Controversial ad rails against H1-B visas

Anti-immigrant group’s message in BART system worries Indians, the largest beneficiaries of the program

 

Ritu Jha

 

A controversial poster targeting H1-B visa workers have been placed across the Bay Area Rapid Transit train system in California.

The 200 signs have been placed at San Francisco’s Civic Center station and Oakland’s 19th Street station, with a few more scattered across other stations and in trains.

The poster declares, “US tech workers, your companies think you are expensive, undeserving and expendable. Congress, fix H-1B laws so companies must seek and hire US workers.”

The campaign got going just two weeks before the April 2, the day H1-B visa filing starts for fiscal year 2019.

The campaign has been promoted by Progressives for Immigration Reform (PFIR) a non-profit organization educating the public on immigration that has paid $80,000 to BART. The Southern Poverty Law Center, which monitors extremism in the US, describes PFIR as an anti-immigrant group.

According to a blog from the US Tech Workers, a group that PFIR sponsors, “We launched our ad that encouraged Silicon Valley and other employers to hire US tech workers.”

They urged Congress to fix the visa program, asserting it has displaced US workers since 1990.

It went on to claim that, despite the focus on local tech workers, “PFIR seeks to enhance the working conditions of people worldwide through enhancing economic, health, social and environmental conditions in developing countries worldwide.”

Dibyendu Roy, an IT engineer who commutes to the San Francisco for work told indica that though he had heard the news first on TV he had discounted its importance until he got into a train and saw the sign before him.

“This is not something you are expecting,” he said and added he has been living in the Bay Area for the past seven years and has not seen such ads.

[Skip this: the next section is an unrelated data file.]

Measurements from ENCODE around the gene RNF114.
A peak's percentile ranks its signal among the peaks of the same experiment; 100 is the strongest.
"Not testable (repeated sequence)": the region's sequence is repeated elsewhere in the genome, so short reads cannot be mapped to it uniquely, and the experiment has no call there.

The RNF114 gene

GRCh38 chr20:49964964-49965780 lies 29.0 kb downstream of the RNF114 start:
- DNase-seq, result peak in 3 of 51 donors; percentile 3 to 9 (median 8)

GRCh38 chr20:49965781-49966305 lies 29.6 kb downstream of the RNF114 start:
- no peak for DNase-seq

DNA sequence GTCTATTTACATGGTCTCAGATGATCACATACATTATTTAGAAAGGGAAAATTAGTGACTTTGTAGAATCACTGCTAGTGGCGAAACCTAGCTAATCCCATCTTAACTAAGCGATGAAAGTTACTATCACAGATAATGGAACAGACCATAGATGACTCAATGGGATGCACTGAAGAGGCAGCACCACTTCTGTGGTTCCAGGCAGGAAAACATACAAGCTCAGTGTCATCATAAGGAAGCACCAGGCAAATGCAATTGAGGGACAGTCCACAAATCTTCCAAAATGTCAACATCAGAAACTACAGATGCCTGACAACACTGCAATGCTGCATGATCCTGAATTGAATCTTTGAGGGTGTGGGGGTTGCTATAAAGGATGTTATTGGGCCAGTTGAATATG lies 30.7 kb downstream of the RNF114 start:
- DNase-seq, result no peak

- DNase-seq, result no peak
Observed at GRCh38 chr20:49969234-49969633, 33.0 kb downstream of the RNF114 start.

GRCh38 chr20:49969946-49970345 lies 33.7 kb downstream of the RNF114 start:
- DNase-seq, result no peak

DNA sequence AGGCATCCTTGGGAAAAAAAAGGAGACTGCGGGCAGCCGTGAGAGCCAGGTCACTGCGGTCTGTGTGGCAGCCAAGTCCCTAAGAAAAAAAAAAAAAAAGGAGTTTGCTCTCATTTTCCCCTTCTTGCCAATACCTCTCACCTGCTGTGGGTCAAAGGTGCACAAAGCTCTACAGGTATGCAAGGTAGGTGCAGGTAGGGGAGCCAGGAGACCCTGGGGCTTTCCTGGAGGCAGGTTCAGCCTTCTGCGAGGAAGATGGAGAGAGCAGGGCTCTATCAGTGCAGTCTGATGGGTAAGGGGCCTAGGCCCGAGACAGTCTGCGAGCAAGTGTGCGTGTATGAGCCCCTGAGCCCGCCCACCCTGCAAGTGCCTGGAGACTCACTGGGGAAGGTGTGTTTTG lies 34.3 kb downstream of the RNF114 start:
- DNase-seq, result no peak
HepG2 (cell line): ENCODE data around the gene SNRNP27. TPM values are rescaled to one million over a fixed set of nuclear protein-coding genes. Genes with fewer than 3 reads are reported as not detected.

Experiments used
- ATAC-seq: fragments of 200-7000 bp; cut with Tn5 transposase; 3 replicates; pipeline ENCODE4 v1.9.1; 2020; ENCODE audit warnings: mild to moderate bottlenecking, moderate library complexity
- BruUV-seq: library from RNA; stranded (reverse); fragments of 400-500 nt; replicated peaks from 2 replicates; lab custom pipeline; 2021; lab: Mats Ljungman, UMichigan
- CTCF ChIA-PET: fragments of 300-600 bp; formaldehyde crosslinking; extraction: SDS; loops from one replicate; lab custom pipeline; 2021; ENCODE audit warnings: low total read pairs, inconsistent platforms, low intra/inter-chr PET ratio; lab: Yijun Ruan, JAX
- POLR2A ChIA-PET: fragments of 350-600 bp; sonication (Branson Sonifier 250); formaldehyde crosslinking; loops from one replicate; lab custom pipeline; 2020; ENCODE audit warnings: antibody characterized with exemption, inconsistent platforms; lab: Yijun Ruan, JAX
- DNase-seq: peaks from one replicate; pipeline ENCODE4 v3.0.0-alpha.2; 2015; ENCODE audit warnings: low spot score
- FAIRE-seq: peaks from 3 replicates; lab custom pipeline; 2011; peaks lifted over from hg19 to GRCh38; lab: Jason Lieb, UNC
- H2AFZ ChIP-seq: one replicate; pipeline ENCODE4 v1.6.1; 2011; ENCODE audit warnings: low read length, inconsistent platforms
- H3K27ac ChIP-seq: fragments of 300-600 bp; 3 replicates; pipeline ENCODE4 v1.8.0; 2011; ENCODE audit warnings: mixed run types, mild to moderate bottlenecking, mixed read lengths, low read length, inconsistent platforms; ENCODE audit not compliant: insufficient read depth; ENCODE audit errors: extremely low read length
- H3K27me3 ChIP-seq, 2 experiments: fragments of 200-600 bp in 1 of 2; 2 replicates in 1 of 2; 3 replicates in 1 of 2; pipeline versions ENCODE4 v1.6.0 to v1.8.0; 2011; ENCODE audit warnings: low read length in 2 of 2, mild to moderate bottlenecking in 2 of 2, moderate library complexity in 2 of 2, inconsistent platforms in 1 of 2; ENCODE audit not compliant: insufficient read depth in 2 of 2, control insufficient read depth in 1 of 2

A poster at the BART station in San Francisco.

In an emailed response, a BART spokesperson told indica, “This campaign complies with free speech laws that allow advertisers to express a point of view without regard to the viewpoint.”

BART does not endorse these ads.

The Progressives for Immigration Reform (PFIR) and U.S. Tech Workers did not respond to the phone calls nor email.

But PFIR Executive Director Kevin Lynn talking to the http://sanfrancisco.cbslocal.com says his group simply wants regulations for an H-1B visa program that he says is broken.

 

He said, “Going back to 1990, the idea was to attract [talent; it was called the genius visa at the time. And when you see who is coming over, these folks are really quite ordinary in many ways. Twenty-six percent have only an associate’s degree.”

Lynn said employers are using the program to bring in foreign labor because it is cheaper.

“They are accusing a particular group of people,” Roy said. Yet, nowhere do the ads explicitly say “Indian” or though that is the community most likely to be impacted by any of the suggested measures. Indians make up a significant fraction of the employees in tech companies in and around the San Francisco Bay Area. Even the CEOs of Google and Abode are Indian.

“They are very clever. They are not blaming anyone directly,” Roy said.